discovery process to produce this evidence” and
“may ask the court to wait to rule on the remand
[issue] until limited discovery has been completed.”
Id. at 954; see also Sizova v. Nat'l Inst.
of Standards & Tech., 282 F.3d 1320, 1326 (10th Cir.
2002) (“When a defendant moves to dismiss for lack of
jurisdiction, either party should be allowed discovery on the
factual issues raised by that motion.” (quoting
Budde v. Ling-Temco Vought, Inc., 511 F.2d 1033,
1035 (10th Cir. 1975))).
court concludes it is appropriate to permit limited discovery
on the amount of damage to Ms. Derosa's drywall, ceiling,
privacy fence, and deck. Although the storm damage underlying
Ms. Derosa's action occurred two years ago, the Complaint
states Ms. Derosa was “in the process of obtaining bids
to attempt repairs” when she commenced this action Doc.
1-2 at 7 (Compl. ¶ 24). The Complaint thus does not
reveal the monetary value of the damage to the drywall,
ceiling, privacy fence, and deck. And, because federal law
required American Modern to remove the action within 30 days
of Ms. Derosa filing her Complaint, see 42 U.S.C.
§ 1446(b), it did not have an opportunity to pursue
discovery in state court.
court also concludes it is appropriate to permit limited
discovery on Ms. Derosa's actual and anticipated
attorneys' fees. Ms. Derosa seeks attorneys' fees
under Sections 40-256 and 40-908 of the Kansas Statutes
Annotated. Doc. 1-2 at 8. Section 40-256 allows for the
recovery of attorneys' fees when “judgment is
rendered against an insurance company” and the
insurance company “refused without just cause or excuse
to pay the full amount of [the] loss.” Kan. Stat. Ann.
§ 40-256. And, § 40-908 provides:
in all actions . . . in which judgment is rendered against
any insurance company on any policy given to insure any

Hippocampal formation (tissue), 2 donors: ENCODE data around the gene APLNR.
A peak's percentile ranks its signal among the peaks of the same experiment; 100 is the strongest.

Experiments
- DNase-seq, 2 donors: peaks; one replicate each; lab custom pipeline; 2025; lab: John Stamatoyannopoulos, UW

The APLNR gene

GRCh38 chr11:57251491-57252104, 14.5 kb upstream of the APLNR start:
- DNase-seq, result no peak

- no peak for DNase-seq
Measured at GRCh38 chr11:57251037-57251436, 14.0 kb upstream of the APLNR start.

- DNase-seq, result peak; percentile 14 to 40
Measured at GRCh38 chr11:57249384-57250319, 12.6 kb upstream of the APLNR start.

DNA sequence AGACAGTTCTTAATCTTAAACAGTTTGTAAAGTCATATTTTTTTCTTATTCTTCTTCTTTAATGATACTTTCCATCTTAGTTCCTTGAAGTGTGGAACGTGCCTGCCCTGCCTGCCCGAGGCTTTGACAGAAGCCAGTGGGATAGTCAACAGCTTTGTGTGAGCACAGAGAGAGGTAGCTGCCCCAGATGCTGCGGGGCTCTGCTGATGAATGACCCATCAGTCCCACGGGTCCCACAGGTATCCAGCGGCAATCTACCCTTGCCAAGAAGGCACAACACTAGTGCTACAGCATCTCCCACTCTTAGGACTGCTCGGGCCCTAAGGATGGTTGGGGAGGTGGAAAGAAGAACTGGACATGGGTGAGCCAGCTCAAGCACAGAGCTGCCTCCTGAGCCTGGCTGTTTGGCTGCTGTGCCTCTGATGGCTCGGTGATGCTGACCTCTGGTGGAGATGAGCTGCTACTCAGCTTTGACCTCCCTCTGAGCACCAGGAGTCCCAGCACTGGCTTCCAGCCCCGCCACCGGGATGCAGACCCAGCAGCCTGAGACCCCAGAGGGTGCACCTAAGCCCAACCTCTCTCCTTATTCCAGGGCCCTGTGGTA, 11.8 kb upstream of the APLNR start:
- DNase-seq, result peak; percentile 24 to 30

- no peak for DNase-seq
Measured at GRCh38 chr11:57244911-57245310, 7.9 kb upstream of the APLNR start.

property in this state against loss by . . . lightning or
hail, the court . . . shall allow the plaintiff a reasonable
sum as an attorneys' fee for services in such action . .
. and collected as a part of the costs.
Kan. Stat. Ann. § 40-908.
state statute allows plaintiff to recover her attorneys'
fees, then the attorneys' fees count toward the amount in
controversy requirement of the jurisdictional standard
adopted by 42 U.S.C. § 1332. Mo. State Life Ins. Co.
v. Jones, 290 U.S. 199, 202 (1933). And, “when a
statute permits recovery of attorney's fees[, ] a
reasonable estimate may be used in calculating the necessary
jurisdictional amount in a removal proceeding based upon
diversity of citizenship.” Miera v. Dairyland Ins.
Co., 143 F.3d 1337, 1340 (10th Cir. 1998) (citing
Mo. State Life Ins. Co., 290 U.S. at 202). As Kansas
law may permit Ms. Derosa to recover her attorneys' fees,
it is appropriate to permit American Modern discovery on (1)
Ms. Derosa's attorneys' fees to date; and (2)
information that will allow the parties and the court to
estimate Ms. Derosa's anticipated attorneys' fees,
including Ms. Derosa's counsel's hourly rate. See
Helvey v. Am. Nat'l Life Ins. Co. of Tex., No.
12-1109-MLB, 2012 WL 2149676, at *3 (D. Kan. June 13, 2012)
(permitting limited discovery on attorneys' fees where
amount in controversy was in doubt).
IS THEREFORE ORDERED BY THE COURT THAT American
Modern's “Motion to Conduct Limited Discovery and
Request for Stay of Ruling on Subject Matter
Jurisdiction” (Doc. 8) is granted.
IS FURTHER ORDERED BY THE COURT THAT the parties
shall have 30 days from the date of this
Order to conduct limited discovery consistent with this
IS FURTHER ORDERED BY THE COURT THAT the deadline
for the parties to respond to the Order to Show Cause (Doc.
6) is amended, and ...